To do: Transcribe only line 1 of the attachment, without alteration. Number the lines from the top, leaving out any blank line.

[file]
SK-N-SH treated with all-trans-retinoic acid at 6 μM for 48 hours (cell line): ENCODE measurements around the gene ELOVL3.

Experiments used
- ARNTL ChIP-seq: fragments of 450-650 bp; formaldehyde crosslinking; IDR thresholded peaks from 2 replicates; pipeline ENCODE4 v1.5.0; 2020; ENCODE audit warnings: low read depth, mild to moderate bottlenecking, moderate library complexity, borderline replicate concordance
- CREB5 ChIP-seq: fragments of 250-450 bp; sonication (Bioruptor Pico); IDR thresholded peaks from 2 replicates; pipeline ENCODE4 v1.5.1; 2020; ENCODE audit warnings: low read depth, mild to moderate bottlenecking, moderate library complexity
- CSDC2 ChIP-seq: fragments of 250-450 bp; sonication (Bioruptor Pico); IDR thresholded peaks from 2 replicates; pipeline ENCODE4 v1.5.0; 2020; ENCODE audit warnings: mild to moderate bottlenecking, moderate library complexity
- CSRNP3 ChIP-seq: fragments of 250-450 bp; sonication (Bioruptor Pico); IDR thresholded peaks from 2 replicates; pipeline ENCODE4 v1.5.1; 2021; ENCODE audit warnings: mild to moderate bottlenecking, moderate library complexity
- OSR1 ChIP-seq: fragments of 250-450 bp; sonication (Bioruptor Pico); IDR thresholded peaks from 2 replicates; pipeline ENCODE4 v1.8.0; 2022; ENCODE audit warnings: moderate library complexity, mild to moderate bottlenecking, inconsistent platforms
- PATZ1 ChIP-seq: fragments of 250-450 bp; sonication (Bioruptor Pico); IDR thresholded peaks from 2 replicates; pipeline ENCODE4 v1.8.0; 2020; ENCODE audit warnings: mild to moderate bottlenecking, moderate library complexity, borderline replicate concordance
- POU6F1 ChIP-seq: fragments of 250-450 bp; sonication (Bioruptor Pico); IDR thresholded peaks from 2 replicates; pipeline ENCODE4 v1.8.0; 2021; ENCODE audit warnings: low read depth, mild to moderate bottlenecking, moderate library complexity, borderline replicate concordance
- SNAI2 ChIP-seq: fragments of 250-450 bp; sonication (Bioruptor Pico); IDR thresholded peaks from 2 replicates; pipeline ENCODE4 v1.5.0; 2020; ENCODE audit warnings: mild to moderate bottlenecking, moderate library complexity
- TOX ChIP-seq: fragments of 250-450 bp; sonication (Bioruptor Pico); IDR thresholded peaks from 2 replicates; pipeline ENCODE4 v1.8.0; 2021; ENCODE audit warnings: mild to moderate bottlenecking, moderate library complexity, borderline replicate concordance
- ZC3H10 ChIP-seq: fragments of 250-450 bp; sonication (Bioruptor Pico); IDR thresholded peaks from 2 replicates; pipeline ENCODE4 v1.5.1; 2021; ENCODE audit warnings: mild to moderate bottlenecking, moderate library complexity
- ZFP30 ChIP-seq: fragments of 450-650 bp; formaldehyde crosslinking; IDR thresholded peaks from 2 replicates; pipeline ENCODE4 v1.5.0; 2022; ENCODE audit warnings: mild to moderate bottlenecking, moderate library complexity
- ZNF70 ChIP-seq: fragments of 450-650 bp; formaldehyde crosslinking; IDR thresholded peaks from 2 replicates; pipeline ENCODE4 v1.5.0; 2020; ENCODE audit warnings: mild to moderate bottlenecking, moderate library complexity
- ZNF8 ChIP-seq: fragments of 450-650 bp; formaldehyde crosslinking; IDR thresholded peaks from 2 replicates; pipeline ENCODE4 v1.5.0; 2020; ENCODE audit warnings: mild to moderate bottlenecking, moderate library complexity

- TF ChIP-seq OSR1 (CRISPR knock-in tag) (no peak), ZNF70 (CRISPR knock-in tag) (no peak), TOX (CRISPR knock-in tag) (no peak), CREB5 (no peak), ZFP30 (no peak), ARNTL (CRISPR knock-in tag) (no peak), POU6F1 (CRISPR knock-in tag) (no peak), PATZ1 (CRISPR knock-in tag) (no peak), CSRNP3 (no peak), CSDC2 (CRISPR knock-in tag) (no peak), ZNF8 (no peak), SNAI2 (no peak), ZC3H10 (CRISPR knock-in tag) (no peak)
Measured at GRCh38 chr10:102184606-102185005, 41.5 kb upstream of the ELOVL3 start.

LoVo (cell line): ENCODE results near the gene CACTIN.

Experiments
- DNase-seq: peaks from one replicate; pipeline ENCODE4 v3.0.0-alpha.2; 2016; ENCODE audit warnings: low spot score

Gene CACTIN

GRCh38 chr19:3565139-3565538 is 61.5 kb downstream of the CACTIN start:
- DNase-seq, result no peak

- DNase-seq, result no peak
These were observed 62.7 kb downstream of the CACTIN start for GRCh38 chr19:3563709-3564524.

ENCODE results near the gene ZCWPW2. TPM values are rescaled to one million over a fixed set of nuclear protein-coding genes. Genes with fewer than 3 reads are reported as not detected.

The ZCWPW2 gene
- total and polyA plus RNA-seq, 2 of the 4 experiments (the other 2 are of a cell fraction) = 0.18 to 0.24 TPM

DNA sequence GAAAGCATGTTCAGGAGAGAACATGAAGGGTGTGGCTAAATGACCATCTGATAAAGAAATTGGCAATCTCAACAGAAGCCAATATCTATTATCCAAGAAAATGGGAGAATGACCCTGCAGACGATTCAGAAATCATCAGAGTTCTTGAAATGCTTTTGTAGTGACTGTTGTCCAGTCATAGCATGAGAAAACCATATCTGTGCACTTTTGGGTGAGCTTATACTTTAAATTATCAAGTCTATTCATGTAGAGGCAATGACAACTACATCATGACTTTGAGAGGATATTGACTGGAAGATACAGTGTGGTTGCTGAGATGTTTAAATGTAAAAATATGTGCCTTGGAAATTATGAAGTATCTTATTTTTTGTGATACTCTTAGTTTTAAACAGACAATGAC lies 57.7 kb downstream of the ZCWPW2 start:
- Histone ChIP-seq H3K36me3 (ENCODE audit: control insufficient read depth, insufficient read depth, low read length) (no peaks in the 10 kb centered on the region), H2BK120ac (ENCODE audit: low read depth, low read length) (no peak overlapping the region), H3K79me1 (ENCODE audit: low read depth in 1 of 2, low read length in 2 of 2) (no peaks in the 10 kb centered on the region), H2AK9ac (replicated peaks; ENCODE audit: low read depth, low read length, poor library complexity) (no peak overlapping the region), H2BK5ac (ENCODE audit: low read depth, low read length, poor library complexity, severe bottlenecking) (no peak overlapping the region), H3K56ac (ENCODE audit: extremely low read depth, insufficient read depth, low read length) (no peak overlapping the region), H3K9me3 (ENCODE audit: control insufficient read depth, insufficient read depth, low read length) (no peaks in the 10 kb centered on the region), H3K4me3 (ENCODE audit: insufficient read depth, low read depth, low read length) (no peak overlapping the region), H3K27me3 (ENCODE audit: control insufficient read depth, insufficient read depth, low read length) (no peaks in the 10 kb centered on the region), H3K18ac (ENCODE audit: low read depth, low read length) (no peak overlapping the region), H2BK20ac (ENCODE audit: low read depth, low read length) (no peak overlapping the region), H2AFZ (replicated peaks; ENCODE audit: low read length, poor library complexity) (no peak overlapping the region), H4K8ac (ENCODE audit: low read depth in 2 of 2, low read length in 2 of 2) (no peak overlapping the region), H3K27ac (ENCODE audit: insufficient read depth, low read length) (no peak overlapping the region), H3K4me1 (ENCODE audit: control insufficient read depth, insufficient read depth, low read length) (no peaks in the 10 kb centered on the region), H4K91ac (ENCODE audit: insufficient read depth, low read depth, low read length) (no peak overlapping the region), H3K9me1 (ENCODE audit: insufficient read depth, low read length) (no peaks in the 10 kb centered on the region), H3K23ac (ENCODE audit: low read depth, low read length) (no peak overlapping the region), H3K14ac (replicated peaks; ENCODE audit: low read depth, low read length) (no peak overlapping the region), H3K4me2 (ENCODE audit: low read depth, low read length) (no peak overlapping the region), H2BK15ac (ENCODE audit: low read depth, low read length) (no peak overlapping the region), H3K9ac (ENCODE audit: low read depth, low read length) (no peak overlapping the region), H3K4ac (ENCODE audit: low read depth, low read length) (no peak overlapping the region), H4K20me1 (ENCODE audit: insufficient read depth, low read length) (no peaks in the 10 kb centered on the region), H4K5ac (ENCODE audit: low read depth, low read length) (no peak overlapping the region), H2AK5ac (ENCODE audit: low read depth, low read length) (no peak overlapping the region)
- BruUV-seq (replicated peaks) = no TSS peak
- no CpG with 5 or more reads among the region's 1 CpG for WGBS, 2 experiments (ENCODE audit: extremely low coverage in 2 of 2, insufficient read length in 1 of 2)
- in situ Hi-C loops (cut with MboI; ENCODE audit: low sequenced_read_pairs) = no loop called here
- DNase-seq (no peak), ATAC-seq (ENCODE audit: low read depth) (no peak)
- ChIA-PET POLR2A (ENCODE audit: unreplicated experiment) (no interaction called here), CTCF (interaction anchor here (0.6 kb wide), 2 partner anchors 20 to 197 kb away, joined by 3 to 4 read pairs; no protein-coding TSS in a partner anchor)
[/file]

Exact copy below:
SK-N-SH treated with all-trans-retinoic acid at 6 μM for 48 hours (cell line): ENCODE measurements around the gene ELOVL3.